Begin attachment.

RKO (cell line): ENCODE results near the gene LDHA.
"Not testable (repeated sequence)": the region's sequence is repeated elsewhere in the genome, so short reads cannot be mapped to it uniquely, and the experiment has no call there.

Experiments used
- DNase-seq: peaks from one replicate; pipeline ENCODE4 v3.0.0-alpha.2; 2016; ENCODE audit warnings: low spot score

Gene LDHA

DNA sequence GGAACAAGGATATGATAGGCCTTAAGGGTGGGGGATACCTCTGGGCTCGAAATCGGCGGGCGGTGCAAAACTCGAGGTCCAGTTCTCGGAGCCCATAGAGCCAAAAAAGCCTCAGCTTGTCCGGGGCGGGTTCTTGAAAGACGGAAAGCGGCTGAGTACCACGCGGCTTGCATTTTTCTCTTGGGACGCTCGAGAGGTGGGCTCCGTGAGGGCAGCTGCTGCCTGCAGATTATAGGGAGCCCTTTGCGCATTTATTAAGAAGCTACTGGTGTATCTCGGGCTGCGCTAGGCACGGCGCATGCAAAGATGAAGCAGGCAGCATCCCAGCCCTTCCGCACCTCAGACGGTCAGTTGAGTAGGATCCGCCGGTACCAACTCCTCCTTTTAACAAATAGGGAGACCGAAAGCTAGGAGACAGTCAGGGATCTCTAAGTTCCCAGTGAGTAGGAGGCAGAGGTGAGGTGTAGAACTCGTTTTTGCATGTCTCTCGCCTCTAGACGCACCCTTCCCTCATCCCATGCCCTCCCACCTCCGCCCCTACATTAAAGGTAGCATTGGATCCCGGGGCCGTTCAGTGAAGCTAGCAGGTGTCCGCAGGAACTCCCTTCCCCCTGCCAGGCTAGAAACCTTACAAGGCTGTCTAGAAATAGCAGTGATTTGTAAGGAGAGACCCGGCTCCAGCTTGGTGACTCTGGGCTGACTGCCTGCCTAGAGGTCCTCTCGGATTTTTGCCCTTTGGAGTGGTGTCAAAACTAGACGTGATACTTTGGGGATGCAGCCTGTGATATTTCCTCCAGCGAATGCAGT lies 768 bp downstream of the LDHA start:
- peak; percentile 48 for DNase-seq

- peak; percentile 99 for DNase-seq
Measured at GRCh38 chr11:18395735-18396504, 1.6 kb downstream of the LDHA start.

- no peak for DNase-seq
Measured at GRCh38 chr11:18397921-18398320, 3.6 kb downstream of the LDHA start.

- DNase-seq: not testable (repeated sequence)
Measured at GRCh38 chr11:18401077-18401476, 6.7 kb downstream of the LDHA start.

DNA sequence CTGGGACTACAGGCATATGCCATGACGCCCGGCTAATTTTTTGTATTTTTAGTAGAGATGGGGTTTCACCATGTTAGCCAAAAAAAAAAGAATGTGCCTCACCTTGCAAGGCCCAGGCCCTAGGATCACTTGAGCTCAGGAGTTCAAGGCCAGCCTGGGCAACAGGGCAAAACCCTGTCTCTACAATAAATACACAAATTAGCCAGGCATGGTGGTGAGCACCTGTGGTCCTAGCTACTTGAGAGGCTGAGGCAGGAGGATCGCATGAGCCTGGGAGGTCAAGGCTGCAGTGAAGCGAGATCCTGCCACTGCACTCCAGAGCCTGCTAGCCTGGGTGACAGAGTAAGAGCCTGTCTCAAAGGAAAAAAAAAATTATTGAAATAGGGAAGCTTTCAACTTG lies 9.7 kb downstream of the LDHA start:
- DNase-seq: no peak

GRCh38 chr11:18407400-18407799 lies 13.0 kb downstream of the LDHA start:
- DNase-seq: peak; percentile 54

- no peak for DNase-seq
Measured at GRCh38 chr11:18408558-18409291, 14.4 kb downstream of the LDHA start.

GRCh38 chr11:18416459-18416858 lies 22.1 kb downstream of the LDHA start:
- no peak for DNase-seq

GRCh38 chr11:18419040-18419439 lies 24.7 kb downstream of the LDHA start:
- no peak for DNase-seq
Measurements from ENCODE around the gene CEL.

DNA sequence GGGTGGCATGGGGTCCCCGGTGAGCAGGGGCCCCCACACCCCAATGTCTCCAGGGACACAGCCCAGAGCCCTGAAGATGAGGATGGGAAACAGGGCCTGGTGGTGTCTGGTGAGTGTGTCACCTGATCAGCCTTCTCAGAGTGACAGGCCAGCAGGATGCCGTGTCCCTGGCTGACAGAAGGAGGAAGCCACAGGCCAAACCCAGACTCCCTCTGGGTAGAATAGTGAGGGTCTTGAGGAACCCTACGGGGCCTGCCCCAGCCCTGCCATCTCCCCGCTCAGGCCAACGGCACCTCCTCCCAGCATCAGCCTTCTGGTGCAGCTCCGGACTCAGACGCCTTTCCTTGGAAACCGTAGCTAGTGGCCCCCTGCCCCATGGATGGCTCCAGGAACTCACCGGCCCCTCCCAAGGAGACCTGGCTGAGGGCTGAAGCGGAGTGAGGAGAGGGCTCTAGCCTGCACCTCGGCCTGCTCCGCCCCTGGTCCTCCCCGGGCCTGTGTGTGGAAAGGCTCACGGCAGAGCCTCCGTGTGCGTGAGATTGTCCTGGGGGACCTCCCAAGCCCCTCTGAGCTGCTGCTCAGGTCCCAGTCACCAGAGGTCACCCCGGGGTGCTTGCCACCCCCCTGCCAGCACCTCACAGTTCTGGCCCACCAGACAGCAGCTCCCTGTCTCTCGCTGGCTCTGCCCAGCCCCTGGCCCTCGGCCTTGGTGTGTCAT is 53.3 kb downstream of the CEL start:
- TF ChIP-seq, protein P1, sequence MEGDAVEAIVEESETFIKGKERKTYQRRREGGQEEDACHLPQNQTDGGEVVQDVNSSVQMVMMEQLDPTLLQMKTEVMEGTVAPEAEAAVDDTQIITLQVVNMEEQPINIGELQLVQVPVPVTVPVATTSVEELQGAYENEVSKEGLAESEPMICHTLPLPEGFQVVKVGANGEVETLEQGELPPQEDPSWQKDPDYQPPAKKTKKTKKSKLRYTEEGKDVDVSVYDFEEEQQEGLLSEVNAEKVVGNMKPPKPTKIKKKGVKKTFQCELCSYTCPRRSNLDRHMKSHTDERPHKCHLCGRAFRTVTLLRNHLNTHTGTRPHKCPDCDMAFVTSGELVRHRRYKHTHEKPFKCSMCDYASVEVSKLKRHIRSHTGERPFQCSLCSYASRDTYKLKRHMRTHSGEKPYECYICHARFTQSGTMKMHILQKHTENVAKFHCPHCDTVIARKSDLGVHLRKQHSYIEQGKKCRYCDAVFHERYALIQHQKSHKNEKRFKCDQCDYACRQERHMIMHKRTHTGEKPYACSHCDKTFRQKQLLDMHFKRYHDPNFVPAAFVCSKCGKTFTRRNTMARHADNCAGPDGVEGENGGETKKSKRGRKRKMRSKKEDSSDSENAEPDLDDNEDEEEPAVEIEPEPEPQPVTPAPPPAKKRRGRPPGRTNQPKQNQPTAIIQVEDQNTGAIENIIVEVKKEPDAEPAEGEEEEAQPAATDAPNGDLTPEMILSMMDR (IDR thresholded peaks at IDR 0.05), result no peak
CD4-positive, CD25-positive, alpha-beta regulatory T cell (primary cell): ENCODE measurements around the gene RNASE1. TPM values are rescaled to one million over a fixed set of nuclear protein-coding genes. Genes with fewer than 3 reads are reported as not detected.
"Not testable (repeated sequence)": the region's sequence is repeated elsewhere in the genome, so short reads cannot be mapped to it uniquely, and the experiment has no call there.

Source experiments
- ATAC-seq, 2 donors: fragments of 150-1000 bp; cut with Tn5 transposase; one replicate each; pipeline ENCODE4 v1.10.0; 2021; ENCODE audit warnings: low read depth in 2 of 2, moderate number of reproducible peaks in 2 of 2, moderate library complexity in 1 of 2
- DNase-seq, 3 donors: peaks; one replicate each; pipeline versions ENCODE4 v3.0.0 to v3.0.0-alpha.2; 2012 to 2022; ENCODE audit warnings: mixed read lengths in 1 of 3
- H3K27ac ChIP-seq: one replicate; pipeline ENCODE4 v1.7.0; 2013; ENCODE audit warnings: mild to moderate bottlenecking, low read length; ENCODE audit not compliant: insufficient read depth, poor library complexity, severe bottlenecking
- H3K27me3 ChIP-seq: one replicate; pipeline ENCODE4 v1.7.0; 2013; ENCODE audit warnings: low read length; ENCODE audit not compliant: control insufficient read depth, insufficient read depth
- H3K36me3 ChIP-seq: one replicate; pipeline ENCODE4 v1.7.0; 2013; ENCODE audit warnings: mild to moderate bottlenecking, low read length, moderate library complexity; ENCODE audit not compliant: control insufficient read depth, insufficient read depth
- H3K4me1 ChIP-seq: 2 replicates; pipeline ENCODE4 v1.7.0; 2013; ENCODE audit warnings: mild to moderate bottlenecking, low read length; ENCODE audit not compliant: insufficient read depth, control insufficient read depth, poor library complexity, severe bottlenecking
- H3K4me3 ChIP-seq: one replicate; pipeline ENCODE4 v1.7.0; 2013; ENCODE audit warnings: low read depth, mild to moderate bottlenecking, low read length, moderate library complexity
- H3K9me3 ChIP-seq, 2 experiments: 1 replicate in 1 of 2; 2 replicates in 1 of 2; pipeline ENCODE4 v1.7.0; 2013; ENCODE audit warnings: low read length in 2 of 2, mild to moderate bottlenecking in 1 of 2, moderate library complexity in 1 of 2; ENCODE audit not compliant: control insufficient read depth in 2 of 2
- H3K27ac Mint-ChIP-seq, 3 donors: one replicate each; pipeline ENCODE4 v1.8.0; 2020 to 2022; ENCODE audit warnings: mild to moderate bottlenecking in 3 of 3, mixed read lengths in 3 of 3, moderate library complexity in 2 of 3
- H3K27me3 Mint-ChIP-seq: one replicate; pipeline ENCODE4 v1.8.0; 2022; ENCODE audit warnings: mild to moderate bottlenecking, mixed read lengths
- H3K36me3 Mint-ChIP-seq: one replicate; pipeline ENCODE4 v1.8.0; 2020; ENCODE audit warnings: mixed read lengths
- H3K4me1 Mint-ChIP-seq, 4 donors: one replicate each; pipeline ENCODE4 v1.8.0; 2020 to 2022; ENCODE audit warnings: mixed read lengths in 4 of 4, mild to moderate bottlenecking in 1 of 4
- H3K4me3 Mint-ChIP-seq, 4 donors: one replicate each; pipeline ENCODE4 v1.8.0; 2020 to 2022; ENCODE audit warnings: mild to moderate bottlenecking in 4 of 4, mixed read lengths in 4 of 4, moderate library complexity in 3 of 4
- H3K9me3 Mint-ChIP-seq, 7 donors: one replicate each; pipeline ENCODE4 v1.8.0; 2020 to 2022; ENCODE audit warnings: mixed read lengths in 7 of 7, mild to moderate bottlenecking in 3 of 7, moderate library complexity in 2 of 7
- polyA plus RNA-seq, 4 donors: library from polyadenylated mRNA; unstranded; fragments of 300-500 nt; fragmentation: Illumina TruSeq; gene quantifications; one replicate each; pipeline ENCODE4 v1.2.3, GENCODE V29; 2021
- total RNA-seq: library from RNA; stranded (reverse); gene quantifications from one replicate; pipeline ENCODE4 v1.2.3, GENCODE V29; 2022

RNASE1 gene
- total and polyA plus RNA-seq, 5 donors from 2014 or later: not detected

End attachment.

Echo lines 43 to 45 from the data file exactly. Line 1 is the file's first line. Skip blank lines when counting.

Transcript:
- H3K9me3 Mint-ChIP-seq, 7 donors: one replicate each; pipeline ENCODE4 v1.8.0; 2020 to 2022; ENCODE audit warnings: mixed read lengths in 7 of 7, mild to moderate bottlenecking in 3 of 7, moderate library complexity in 2 of 7
- polyA plus RNA-seq, 4 donors: library from polyadenylated mRNA; unstranded; fragments of 300-500 nt; fragmentation: Illumina TruSeq; gene quantifications; one replicate each; pipeline ENCODE4 v1.2.3, GENCODE V29; 2021
- total RNA-seq: library from RNA; stranded (reverse); gene quantifications from one replicate; pipeline ENCODE4 v1.2.3, GENCODE V29; 2022